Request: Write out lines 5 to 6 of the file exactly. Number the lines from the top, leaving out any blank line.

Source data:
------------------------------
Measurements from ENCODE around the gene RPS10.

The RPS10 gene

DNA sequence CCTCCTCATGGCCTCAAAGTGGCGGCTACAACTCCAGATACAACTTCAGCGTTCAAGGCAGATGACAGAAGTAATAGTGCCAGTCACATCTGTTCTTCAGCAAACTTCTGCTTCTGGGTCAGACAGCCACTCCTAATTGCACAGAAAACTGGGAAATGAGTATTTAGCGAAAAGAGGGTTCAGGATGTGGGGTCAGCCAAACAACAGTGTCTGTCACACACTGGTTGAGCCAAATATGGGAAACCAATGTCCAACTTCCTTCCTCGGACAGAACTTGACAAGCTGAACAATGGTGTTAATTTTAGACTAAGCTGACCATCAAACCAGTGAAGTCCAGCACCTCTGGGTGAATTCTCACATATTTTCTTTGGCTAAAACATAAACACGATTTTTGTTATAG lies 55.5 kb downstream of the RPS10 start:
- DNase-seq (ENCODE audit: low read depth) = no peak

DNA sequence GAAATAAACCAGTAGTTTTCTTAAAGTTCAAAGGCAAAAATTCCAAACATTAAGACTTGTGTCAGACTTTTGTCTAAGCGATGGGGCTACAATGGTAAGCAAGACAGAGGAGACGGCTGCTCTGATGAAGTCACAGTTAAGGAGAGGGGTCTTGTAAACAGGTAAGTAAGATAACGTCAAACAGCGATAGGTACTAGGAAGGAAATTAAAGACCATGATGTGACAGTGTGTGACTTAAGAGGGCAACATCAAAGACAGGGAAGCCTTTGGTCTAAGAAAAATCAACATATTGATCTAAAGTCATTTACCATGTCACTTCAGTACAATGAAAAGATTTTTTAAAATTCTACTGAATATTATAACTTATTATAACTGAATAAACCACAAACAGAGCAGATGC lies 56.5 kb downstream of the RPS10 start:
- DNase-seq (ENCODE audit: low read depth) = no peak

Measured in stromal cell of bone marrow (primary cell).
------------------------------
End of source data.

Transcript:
DNA sequence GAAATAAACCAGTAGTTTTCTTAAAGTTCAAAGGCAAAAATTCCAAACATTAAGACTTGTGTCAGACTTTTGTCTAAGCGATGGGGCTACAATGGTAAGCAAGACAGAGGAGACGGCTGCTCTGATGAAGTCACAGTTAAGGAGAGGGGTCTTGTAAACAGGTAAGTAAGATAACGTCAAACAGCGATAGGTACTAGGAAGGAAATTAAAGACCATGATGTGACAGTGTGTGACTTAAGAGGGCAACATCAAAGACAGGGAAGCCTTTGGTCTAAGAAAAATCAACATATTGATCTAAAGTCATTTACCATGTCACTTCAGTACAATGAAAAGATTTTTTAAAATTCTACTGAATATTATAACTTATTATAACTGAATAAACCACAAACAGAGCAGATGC lies 56.5 kb downstream of the RPS10 start:
- DNase-seq (ENCODE audit: low read depth) = no peak